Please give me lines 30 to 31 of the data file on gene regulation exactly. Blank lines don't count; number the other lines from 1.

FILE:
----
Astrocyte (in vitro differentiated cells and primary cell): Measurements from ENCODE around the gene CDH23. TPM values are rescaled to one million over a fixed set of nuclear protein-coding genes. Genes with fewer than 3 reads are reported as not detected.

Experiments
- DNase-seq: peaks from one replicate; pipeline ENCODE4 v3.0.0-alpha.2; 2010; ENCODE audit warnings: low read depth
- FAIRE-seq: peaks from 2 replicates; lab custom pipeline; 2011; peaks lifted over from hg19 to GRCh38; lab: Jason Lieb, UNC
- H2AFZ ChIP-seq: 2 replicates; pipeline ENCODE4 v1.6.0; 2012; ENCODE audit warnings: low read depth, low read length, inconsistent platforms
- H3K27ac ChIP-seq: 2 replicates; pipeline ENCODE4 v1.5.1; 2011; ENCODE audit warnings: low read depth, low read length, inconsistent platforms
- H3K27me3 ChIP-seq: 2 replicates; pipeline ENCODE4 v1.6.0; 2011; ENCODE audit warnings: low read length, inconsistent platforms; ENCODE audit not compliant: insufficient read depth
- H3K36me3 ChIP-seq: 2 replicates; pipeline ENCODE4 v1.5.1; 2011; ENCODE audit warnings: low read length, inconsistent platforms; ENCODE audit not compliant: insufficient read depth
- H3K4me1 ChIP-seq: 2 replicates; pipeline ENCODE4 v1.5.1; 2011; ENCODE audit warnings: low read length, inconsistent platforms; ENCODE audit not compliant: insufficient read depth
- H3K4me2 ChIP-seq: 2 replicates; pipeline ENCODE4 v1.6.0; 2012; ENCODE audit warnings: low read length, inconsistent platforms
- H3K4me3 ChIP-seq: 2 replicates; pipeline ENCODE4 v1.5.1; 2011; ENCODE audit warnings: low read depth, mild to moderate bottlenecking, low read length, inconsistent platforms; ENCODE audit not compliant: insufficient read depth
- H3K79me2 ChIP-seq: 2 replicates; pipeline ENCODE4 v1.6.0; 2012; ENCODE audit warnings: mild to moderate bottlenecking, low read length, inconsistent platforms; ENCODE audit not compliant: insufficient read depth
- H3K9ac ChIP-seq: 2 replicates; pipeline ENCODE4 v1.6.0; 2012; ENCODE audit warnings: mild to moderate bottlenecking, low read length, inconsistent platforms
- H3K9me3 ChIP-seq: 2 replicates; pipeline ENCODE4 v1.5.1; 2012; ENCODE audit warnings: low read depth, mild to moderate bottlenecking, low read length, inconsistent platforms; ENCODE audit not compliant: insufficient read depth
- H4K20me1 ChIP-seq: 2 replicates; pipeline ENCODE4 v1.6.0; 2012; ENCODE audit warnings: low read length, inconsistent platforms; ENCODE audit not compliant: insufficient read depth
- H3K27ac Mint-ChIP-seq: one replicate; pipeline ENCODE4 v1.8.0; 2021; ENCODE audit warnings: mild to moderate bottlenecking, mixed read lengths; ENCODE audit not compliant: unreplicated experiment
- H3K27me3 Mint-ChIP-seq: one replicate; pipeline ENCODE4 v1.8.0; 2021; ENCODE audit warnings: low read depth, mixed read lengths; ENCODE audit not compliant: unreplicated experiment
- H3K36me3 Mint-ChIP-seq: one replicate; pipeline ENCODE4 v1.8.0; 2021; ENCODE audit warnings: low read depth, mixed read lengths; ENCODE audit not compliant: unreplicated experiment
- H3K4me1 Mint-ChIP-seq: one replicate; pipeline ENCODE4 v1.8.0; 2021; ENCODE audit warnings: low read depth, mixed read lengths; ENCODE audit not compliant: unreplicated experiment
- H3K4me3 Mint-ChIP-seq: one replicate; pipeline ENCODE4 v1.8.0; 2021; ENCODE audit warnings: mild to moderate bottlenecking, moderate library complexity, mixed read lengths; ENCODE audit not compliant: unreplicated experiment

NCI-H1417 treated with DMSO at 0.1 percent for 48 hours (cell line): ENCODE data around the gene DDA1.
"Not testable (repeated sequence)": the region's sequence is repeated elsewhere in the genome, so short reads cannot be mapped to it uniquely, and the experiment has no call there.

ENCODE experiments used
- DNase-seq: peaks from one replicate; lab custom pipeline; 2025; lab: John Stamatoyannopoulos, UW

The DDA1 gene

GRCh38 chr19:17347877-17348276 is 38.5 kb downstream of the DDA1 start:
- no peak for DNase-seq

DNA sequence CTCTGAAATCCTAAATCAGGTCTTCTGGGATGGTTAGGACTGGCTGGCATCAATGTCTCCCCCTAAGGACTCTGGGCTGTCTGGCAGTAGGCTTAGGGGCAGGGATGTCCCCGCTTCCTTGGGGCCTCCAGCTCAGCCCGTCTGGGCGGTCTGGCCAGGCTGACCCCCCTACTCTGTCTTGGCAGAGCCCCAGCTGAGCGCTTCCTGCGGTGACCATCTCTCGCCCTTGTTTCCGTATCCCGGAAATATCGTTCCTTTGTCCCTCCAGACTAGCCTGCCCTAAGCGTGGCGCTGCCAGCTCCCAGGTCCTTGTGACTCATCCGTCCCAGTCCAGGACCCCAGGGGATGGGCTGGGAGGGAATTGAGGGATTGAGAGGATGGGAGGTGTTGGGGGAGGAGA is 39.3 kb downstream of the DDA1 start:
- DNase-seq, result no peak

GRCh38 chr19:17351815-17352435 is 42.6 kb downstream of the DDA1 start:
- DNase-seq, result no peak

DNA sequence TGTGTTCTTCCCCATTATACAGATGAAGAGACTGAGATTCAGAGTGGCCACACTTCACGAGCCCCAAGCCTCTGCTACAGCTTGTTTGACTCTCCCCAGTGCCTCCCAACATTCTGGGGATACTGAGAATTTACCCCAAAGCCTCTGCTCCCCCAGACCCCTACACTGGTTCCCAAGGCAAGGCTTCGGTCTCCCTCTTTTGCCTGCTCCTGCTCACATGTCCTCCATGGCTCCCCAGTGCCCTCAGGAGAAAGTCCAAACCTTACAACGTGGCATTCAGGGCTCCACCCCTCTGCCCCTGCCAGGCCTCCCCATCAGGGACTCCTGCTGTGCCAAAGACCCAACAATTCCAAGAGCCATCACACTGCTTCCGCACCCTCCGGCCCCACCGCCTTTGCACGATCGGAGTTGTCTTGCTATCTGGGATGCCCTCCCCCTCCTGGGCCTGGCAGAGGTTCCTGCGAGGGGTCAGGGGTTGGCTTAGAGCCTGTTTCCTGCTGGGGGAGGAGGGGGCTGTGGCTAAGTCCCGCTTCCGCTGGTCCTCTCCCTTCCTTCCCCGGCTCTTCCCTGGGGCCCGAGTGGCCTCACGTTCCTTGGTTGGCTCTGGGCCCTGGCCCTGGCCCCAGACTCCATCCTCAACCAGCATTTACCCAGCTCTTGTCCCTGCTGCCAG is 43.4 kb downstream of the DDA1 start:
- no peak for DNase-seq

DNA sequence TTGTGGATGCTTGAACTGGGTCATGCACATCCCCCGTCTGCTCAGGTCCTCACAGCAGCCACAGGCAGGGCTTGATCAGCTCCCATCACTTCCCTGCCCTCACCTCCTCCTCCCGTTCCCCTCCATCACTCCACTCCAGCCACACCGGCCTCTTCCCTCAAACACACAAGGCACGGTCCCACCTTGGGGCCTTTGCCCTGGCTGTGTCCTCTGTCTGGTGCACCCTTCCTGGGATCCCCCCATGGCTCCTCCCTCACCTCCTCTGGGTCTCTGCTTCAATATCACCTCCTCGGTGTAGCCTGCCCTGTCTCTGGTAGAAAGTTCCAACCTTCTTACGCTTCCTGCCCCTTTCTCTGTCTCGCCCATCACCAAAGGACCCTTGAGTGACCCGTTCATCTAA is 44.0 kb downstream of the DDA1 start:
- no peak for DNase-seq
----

GRCh38 chr19:17351815-17352435 is 42.6 kb downstream of the DDA1 start:
- DNase-seq, result no peak